Over the years, parsley has been promoted from the lowly position on the corner of plates to top-rated fodder for green juices. Whether you see it as a frilly garnish or worthy of top-billing, one thing is for sure: parsley punches above its weight in flavor and health benefits. If you have a hankering to grow this classic italian herb indoors, then you’re in luck. While not an entry-level herb (it can be a little tricky to start), with a little know-how and some perseverance, you should be able to grow a tasty, abundant crop of parsley year-round.
Curly leaf vs Flat leaf
Curly leaf parsley
The classic focus on curly parsley is primarily as a garnish, but also has other uses. Generally speaking, when a recipe calls for parsley the Italian flat-leaf variety is more commonly used.
Flat leaf parsley(Italian Parsley)
The fresh, pungent flavors it lends to stews, marinades, salads, and sauces more than proves parsley’s value as a key ingredient.
Truthfully, it’s hard to find any savory dish that doesn’t benefit from a smattering of parsley. These days, you’ll find it not only in food, but in beverages, too. Parsley regularly shows up in the ingredients of green drinks, touted for its antioxidant and nutrient-dense properties.
This unassuming herb does more than just a add pizzazz to pizzas and frittatas– long before it made it to the dinner plate, it was in the medicine cabinet. Hippocrates, the “Father of Medicine” was fond of prescribing parsley root to relieve kidney and bladder ailments, and parsley was used in ancient times to treat bronchitis, digestive disorders, and more.
As it turns out, parsley lives up to the hype. Modern science has isolated a parsley compound called apiol that is effective in treating kidney stones and urinary disorders. Another compound, called apigenin, may help to reduce cancerous tumors. What’s more, the green-juice market is right to promote the power of parsley: rich in antioxidants, vitamins A and C, and antihistamines, it reduces inflammation and helps the body fight off infection. Basically, you want parsley around, which brings us to our next section.
Growing parsley indoors
Flat-leaf parsley is a perfect plant to grow in containers and indoor herb gardens, thanks to its hardiness. The Latin name of parsley, Petroselinum crispum, comes from the Greek word for stone– based on the rocky outcroppings where it preferred to grow. This should give you some idea of the conditions flat-leaf parsley thrives under: full sunlight, and lots of it, at least 5-8 hours per day.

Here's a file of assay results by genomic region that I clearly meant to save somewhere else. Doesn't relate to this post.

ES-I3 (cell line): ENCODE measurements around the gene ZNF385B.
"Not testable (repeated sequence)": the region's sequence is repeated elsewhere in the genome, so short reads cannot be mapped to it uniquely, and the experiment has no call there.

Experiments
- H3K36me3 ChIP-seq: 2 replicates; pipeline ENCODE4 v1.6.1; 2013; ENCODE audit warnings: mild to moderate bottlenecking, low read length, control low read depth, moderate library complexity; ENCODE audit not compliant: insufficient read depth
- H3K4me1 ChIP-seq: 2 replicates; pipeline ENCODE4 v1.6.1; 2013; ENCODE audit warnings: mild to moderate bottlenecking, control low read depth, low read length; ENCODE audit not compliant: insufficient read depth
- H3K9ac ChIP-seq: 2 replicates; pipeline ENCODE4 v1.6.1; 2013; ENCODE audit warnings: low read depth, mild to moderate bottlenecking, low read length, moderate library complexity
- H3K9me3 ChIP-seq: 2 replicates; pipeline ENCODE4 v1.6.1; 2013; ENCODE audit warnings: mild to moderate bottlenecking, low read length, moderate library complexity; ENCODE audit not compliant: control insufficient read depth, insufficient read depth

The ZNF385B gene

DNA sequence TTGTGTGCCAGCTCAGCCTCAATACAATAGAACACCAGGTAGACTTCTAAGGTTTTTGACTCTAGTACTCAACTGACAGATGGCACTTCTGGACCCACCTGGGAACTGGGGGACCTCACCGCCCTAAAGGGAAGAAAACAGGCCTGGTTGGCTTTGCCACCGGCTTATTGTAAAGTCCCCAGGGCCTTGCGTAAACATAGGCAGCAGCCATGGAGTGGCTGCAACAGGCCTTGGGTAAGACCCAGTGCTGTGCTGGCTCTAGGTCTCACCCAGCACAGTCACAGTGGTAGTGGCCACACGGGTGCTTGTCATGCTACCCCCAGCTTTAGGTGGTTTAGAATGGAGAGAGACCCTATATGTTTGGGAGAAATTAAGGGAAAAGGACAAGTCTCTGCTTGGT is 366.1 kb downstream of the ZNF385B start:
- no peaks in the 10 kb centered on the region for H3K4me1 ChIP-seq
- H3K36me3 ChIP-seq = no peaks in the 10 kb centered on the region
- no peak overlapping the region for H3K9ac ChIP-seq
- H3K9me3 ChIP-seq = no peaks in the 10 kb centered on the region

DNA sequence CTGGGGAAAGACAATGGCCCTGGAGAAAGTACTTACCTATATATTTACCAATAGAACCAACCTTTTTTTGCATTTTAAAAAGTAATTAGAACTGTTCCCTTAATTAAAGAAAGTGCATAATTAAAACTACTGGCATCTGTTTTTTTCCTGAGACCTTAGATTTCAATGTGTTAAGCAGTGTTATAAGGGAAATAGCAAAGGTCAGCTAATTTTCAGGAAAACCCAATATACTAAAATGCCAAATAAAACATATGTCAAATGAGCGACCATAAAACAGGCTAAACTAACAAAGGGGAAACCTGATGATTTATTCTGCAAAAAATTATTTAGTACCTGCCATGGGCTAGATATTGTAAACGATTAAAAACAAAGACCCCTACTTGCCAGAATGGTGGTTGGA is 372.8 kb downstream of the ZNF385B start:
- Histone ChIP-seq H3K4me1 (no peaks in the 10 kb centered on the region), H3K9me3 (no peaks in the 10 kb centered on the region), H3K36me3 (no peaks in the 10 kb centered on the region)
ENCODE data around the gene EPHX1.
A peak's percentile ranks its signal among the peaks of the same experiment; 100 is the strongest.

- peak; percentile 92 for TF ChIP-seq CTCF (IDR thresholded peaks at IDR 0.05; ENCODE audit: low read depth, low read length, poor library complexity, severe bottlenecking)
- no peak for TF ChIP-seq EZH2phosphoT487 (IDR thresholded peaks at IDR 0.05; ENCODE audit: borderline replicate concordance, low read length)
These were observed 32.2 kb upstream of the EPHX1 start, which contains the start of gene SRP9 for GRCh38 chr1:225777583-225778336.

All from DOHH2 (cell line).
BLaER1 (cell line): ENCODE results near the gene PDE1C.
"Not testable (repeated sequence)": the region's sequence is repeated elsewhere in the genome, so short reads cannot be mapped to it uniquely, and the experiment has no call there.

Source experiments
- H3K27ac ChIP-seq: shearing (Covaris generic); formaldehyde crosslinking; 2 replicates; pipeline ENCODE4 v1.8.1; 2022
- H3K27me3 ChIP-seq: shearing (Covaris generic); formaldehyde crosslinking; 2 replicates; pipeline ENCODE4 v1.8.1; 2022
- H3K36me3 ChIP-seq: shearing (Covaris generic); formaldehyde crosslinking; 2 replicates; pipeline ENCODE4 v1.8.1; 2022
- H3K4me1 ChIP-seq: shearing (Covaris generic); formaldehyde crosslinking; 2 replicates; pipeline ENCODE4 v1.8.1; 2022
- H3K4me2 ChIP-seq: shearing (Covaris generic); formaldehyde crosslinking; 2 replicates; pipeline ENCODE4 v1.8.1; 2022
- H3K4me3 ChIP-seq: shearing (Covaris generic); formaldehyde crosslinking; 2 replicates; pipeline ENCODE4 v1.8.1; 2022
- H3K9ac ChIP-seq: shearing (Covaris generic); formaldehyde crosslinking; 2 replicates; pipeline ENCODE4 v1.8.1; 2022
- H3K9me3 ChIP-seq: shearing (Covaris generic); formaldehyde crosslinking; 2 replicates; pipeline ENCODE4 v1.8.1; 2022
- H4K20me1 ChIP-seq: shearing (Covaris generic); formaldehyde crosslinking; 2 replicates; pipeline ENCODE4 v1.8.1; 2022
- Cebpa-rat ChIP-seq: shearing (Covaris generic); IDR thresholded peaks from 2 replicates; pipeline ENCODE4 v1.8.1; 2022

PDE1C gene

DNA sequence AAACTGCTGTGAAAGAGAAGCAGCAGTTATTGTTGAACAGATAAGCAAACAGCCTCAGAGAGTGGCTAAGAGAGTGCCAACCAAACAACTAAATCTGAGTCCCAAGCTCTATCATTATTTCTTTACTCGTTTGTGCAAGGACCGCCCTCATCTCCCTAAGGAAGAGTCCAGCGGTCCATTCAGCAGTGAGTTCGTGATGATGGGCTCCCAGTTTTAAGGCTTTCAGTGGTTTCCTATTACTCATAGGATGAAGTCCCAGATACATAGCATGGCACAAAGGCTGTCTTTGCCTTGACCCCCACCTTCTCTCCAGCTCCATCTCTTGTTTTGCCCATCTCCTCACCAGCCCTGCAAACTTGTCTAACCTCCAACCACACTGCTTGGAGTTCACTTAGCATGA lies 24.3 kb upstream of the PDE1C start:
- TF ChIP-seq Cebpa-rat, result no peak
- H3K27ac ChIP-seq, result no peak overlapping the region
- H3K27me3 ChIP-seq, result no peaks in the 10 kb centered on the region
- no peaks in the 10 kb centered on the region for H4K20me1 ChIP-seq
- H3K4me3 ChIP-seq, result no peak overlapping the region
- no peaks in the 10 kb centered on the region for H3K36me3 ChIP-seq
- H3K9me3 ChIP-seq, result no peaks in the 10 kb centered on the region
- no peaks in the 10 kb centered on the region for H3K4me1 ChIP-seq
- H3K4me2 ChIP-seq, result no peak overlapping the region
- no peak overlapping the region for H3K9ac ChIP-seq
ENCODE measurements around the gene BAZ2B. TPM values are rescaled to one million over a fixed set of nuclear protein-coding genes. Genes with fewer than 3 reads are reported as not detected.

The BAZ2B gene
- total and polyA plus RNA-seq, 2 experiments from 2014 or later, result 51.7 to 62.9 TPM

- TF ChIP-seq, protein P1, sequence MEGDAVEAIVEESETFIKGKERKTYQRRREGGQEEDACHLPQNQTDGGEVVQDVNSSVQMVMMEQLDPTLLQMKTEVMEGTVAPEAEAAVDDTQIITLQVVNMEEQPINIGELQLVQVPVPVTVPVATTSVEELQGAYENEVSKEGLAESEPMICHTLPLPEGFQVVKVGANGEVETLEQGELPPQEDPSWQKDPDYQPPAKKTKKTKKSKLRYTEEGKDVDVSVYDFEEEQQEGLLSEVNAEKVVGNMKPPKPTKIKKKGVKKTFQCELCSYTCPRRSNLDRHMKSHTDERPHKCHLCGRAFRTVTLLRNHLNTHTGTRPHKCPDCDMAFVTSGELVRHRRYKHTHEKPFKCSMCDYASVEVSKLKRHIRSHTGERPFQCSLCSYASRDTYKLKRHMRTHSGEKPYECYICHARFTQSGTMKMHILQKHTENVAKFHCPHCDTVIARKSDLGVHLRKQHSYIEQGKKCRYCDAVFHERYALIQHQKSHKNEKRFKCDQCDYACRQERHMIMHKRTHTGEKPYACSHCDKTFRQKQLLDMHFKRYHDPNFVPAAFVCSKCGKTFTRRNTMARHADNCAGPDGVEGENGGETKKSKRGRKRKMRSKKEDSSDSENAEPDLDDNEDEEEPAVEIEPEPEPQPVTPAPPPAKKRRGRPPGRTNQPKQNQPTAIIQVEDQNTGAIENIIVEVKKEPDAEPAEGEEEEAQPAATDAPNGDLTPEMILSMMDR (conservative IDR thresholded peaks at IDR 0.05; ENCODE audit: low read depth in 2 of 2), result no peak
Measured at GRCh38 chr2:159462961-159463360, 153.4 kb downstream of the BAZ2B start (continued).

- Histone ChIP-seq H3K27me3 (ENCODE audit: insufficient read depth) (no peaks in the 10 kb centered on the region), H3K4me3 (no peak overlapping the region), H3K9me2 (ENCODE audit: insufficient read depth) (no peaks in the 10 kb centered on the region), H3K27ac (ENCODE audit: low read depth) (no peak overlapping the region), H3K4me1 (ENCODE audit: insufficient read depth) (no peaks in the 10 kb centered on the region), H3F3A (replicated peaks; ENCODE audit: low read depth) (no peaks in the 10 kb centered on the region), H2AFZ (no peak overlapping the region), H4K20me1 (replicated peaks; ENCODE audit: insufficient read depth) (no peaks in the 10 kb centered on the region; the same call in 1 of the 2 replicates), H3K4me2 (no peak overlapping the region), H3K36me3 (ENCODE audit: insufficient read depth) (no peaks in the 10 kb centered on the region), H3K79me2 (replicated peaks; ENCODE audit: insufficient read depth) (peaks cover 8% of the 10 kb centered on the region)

Parsley is an intermediate-level herb to grow, if only because of its exceptionally long germination period. It can take parsley seeds several weeks to sprout, which was why farmers were superstitious about it in ancient times: they believed the seeds had to travel to hell and back seven times before they could grow! Some refused to grow it at all, which was their loss.
If you have a sunny window sill with southern exposure, that should be perfectly sufficient full sun light in the summer months. In the winter, you will need supplemental light no matter what. If you need a little help achieving optimal light levels, no worries. A full-spectrum LED panel grow light will bathe your parsley in the right type and amount of light it needs. For best results, suspend lights just over the surface of the plant and raise the light as the plants grow. This ensures healthy, dense growth.
Container and soil type
Find a container that is both wide and deep enough to keep your plants happy. A long window box planter is an ideal choice, as it should give you enough space to plant between 4 and 6 plants (enough for an ample supply of fresh parsley).
Parsley plants grow best with 6 inches of space between them. Rectangular window box-type planters also typically come with trays that fit beneath them– critical for keeping overflow water off your window sills or table tops.
The best soil to grow parsley is a potting mix for vegetables. In lieu of that, find a potting mix that is light and contains a mix including perlite or vermiculite, coir or peat moss, and compost. (we carry FoxFarm soils & fertilizers)
Never pack your soil too tightly into a pot, just press it gently into the pot slightly moist and pat it down. Don’t be afraid to fill the pot almost to the top– water the pot thoroughly outside using a watering can or a hose with a spray attachment and the soil will settle as the water drains. Starting with uniformly moist soil will help encourage healthy root growth.